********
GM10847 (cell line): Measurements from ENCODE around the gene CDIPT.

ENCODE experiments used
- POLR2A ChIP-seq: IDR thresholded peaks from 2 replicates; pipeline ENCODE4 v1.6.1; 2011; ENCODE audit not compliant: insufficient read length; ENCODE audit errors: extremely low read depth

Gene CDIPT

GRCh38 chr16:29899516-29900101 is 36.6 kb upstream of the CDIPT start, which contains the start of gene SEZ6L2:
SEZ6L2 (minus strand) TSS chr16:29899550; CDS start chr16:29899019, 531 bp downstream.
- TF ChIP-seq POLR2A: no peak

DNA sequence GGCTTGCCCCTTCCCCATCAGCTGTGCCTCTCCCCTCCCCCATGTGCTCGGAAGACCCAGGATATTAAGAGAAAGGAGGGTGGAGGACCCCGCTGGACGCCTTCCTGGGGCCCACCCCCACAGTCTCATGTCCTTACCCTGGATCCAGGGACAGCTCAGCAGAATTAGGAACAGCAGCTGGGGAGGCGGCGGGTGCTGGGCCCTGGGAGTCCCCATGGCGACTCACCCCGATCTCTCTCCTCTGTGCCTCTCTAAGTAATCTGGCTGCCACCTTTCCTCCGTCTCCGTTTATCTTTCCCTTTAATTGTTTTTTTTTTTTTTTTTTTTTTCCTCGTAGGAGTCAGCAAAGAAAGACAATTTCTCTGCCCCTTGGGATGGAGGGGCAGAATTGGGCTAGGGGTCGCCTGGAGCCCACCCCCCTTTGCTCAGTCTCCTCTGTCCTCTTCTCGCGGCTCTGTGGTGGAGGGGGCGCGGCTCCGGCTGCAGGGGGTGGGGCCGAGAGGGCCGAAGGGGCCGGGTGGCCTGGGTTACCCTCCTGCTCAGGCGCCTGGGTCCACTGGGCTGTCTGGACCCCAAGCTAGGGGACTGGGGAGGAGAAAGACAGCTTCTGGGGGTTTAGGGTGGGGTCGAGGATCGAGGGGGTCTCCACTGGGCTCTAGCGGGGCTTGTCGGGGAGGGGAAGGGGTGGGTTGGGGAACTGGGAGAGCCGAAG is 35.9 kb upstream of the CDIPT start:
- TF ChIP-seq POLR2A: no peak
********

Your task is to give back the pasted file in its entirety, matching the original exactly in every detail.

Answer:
GM10847 (cell line): Measurements from ENCODE around the gene CDIPT.

ENCODE experiments used
- POLR2A ChIP-seq: IDR thresholded peaks from 2 replicates; pipeline ENCODE4 v1.6.1; 2011; ENCODE audit not compliant: insufficient read length; ENCODE audit errors: extremely low read depth

Gene CDIPT

GRCh38 chr16:29899516-29900101 is 36.6 kb upstream of the CDIPT start, which contains the start of gene SEZ6L2:
SEZ6L2 (minus strand) TSS chr16:29899550; CDS start chr16:29899019, 531 bp downstream.
- TF ChIP-seq POLR2A: no peak

DNA sequence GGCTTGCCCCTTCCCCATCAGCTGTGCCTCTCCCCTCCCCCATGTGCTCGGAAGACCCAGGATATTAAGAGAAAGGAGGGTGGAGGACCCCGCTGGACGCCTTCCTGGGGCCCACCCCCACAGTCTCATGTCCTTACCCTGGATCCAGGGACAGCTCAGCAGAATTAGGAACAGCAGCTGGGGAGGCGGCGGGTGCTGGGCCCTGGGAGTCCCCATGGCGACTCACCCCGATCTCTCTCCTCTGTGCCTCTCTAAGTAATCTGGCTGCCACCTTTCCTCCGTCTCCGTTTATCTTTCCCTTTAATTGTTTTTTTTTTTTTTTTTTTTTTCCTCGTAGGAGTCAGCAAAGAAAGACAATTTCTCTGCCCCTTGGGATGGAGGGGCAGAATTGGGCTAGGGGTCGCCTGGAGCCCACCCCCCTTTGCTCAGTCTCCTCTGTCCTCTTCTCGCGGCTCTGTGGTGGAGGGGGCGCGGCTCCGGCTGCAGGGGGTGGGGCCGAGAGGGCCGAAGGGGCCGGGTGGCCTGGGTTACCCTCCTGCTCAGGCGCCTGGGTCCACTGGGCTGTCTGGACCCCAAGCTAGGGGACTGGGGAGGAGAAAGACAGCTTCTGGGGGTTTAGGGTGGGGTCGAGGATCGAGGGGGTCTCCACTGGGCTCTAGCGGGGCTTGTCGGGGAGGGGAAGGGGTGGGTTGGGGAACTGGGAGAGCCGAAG is 35.9 kb upstream of the CDIPT start:
- TF ChIP-seq POLR2A: no peak